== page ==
Further confirmation of the New Reality for digital health–lower valuations, more exits, fewer startups, tech buyers not seeing ROI

In the wrap ups of 2023 last December and a month later in January, this Editor summarized it as not a year of slow, steady growth as predicted by the experts in January 2023, but one of utter turmoil starting in March, peaking mid-summer when M&A cratered and the Feds cracked down on antitrust and privacy. By year’s end, picking through the debris, we saw it as a ‘clearing’ year of the “also-rans and never-should-have-beens” that were funded willy-nilly in 2020-2022. 

The good, bad, and ugly are facing the music in 2024′. Our latest in POVs on the New Reality surrounding digital health/health technology. 

More exits of various types, reduced valuations, need to fundraise again among digital health startups. Katie Adams of MedCityNews, which of the mainstream online health news websites has the tartest takes on the business, interviewed two investors in digital health. Their POVs:

Cheryl Cheng, CEO of Vive Collective (Menlo Park, California)

  • Raised large rounds in 2021? These companies now face ‘valuation overhangs’ that aren’t ‘bridged by organic growth’ and a far tighter investment environment with reduced valuations and exits. (That exit may be a sale–or a shutdown–Ed.)
  • Investor priority? Profitability, not growth.
  • What counts in today’s environment in raising capital? Be within 24 months of being EBITDA positive. (EBITDA=earnings before interest, taxes, depreciation and amortization). Steady growth in last two years also counts as a positive. Raising money will be less difficult–not easy. (No more rivers of free-flowing money to fill one’s buckets–Ed.)
  • Have a point solution? Many providers have point-solution fatigue and are pushing toward platforms. That alone will force some startups to sell.

Ian Wijaya, managing director at investment bank Lazard

  • What are the big questions of startup boards that include investors? How many months of cash runway are left? If markets are improving, is now the time to explore a sale jointly with a financing?
  • What drives the pricing? The “specific quality of the company and the value it can achieve across its strategic alternatives.”
  • What should startups do? Thoroughly explore their strategic alternatives and separate what is actionable from what is fantasy.
  • The best deal? When companies are bought, not sold–when the buyer initiates the process, not when the company puts up the ‘For Sale’ sign. That requires a little sleight of hand in engaging with potential buyers well in advance and creating a competitive environment, which requires time.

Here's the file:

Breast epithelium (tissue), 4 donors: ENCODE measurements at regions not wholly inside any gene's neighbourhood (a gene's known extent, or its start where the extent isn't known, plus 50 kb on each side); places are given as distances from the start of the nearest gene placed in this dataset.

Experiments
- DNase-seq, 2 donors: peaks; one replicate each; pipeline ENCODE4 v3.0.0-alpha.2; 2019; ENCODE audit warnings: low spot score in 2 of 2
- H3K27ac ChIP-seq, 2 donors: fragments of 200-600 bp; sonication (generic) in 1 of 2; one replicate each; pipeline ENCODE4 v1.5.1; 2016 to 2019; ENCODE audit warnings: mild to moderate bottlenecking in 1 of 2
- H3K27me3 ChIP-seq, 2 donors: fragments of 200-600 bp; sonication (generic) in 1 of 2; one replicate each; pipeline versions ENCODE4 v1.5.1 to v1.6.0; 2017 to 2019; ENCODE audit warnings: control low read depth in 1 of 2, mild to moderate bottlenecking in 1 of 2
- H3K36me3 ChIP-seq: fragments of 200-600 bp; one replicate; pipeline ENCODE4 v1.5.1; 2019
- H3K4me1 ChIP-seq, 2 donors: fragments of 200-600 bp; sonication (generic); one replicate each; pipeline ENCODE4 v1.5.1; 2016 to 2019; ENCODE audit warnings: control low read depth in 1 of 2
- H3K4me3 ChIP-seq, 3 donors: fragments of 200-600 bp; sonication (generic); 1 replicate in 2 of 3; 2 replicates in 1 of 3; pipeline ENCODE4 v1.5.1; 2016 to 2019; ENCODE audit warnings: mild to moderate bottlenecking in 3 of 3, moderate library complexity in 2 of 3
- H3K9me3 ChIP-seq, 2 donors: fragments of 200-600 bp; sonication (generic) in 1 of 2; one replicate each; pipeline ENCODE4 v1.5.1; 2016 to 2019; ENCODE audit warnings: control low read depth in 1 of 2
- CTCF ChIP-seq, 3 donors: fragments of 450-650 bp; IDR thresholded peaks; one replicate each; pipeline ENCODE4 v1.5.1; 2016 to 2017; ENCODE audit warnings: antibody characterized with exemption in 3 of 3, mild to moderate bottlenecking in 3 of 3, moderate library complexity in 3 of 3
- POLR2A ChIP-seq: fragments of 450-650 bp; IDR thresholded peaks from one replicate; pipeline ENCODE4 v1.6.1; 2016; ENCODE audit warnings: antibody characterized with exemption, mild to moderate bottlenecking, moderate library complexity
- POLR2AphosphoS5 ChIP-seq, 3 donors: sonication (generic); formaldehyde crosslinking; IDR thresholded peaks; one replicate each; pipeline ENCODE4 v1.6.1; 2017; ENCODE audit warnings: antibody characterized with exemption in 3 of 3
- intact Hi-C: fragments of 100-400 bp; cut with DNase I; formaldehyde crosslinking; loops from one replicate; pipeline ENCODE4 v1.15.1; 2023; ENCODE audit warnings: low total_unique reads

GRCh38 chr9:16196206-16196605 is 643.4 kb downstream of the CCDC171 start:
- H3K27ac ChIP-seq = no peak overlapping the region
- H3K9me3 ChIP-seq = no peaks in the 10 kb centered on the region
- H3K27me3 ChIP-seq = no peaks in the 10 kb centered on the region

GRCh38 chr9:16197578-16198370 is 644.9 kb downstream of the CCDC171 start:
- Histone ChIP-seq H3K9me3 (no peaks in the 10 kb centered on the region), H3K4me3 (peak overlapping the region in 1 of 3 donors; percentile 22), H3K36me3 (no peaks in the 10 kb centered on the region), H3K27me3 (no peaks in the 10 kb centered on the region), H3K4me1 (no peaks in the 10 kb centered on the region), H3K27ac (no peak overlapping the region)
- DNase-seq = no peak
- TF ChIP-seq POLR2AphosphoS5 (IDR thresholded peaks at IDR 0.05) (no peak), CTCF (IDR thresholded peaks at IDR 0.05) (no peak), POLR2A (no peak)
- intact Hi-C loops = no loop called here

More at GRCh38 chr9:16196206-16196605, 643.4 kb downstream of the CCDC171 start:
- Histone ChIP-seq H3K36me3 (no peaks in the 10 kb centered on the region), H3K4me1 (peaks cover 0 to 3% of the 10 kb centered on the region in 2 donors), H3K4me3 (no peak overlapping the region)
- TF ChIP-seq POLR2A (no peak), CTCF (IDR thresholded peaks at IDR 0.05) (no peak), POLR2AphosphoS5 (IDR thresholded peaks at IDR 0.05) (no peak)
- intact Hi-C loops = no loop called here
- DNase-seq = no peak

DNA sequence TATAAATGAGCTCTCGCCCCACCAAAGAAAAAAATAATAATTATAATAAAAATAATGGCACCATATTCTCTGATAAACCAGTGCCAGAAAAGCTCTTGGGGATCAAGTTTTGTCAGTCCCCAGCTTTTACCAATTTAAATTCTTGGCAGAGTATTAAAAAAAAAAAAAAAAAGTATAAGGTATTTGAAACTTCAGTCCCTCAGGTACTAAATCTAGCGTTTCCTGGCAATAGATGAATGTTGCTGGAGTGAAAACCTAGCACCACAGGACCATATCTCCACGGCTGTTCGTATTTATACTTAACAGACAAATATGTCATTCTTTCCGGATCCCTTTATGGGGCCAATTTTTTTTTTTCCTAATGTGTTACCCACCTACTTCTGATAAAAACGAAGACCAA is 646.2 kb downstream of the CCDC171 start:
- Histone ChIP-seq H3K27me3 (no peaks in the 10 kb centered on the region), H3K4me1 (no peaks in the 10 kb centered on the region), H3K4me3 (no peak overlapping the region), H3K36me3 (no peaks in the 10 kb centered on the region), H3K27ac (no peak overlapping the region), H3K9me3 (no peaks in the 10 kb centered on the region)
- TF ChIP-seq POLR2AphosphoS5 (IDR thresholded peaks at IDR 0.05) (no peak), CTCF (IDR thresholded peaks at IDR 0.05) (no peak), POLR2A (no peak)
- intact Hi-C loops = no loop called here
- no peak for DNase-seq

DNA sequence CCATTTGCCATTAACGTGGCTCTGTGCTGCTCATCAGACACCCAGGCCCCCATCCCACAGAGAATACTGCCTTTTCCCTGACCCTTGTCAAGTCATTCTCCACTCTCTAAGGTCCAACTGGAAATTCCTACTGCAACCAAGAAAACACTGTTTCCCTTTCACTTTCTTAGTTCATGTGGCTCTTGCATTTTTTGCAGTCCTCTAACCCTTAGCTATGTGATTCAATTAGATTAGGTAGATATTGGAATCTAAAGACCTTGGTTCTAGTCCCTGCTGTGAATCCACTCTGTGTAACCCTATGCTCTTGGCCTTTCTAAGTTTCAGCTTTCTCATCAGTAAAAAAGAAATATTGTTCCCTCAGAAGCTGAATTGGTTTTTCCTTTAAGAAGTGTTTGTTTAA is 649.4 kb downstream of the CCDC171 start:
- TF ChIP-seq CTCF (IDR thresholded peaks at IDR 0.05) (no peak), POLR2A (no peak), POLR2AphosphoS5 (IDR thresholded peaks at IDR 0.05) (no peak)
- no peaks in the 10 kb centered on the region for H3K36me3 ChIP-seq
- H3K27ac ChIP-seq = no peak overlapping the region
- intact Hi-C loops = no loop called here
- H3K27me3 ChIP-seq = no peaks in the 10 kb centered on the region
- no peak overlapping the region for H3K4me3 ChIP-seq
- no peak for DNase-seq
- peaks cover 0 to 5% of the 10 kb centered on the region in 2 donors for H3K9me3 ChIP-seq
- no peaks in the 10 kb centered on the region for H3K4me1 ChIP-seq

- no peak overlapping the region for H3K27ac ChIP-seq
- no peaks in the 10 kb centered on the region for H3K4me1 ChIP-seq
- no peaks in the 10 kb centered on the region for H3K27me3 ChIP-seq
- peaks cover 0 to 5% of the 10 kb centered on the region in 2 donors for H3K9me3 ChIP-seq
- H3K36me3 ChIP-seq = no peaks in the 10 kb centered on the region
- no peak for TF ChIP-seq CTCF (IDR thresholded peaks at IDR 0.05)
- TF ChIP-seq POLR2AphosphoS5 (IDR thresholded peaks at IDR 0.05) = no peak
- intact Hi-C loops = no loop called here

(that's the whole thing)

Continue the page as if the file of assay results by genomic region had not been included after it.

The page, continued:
Not a good environment for startups, either. If Redesign Health is a bellwether of startup creation–their business is building healthcare companies which are then spun off–their layoff of 77 staff from their New York-based 200 to 250 (estimated) is not a good sign. The cuts are from the areas that support new venture creation. Redesign started in 2018. According to FierceHealthcare, Redesign has started up 65 healthcare companies (over 50 stated on the website), including 40 in the past two years, but only 35 are current on their website. They are backed by a ‘who’s who’ of investors who have $165 million with, in September 2022, a $1.7 billion valuation, but they’re not going anywhere. But it’s a sign that Redesign is backing off from actively forming new startups, and likely working to ensure the survival of those in the portfolio like the challenged Calibrate.  BNN Breaking

The tech buyer market has a problem that could interfere with all the above: ROI. It turns out that while payers and providers are integrating digital health into their systems, 71% in the Ernst & Young (EY) survey said that their hospital expenses weren’t decreased by said implementation. But then there’s efficiencies.

  • 93% of respondents said emerging technology is an asset for providers and that the technology has positively affected operational efficiency (but efficiency isn’t translating into savings?)
  • 90% said their departments have more time to take care of the needs of providers thanks to pushing administrative tasks to a digital system
  • But while 86% acknowledged the potential for reducing costs via digital health, 70% said they have yet to see a return on investment


And in this year, providers are where it’s at if you’re investing–especially for-profit hospitals. This is the first time in years, according to TD Cowen analyst Gary Taylor at a Nashville Health Care Council event. Providers are finally experiencing meaningful lower labor costs. However, non-profits have come out of the past few years in uncertain to poor shape and for-profits will pick up their market share, facilities, and technology. Conversely, payers are adjusting to increased Medicare Advantage costs that have turned profits into losses (e.g. Humana, Cigna’s exit, the Cano Health and Bright Health failures). Medical utilization is rising and CMS is cutting back on benchmark payments to payers. Becker’s

All reasons why 2024 will be a most interesting year. To be continued. 

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